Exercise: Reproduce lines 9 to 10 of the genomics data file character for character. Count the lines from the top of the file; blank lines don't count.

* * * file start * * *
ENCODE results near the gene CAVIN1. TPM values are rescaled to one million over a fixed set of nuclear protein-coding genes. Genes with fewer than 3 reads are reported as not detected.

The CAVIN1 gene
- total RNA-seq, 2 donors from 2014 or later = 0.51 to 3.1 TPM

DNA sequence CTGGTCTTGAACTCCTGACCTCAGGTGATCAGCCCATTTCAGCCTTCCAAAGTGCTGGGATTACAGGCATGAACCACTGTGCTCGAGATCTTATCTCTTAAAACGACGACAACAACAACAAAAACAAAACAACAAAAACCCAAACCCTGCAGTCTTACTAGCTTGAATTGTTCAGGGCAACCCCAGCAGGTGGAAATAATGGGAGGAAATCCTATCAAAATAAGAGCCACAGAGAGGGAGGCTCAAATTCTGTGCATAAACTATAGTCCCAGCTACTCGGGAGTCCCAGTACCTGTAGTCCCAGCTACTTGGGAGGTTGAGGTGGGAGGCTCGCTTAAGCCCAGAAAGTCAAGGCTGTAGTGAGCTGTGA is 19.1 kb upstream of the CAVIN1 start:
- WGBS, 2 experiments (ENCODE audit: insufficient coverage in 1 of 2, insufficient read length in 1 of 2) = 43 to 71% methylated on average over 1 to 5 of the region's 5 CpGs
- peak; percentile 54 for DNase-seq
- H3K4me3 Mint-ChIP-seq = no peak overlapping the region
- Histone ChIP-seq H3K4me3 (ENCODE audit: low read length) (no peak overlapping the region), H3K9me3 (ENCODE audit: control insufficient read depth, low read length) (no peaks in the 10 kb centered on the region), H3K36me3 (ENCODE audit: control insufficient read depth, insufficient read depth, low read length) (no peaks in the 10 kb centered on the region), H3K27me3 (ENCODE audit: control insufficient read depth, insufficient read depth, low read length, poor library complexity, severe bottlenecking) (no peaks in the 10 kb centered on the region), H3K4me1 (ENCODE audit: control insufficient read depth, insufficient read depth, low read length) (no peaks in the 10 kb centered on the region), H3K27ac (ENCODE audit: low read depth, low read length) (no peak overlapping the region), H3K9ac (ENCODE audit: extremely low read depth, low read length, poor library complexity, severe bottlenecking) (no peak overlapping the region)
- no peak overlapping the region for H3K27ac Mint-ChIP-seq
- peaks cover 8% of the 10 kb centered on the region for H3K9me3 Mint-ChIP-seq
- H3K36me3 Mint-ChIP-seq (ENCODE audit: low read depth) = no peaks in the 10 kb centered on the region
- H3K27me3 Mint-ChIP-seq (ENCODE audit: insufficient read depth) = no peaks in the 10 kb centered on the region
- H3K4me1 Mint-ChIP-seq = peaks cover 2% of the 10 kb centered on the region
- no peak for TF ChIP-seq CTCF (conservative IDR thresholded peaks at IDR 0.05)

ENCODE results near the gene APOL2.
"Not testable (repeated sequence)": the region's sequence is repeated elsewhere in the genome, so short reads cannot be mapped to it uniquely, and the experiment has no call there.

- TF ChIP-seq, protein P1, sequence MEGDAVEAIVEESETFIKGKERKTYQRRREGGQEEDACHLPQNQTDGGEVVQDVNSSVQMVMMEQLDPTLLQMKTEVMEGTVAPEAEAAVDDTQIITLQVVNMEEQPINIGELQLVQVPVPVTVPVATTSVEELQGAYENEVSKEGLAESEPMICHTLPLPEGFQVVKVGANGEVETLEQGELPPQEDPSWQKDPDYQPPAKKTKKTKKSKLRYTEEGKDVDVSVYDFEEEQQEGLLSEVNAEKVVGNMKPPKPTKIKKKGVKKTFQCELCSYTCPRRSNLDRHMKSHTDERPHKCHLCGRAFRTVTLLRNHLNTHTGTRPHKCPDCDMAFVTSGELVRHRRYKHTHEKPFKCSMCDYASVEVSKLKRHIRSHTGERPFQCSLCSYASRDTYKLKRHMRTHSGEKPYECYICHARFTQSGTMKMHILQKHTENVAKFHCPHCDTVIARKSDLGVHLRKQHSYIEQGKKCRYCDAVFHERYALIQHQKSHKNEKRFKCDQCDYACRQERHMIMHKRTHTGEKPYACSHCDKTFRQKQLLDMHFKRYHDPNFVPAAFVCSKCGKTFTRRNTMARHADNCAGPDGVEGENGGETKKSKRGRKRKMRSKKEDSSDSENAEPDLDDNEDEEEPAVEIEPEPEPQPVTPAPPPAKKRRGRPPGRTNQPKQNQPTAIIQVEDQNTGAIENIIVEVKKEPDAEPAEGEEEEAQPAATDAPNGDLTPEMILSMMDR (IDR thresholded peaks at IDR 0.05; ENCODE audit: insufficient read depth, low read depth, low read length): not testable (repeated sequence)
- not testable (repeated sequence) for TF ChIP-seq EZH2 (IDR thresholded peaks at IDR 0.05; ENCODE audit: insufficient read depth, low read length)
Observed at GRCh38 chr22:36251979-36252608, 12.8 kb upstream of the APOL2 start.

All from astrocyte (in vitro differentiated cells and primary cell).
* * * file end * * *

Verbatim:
- no peak overlapping the region for H3K27ac Mint-ChIP-seq
- peaks cover 8% of the 10 kb centered on the region for H3K9me3 Mint-ChIP-seq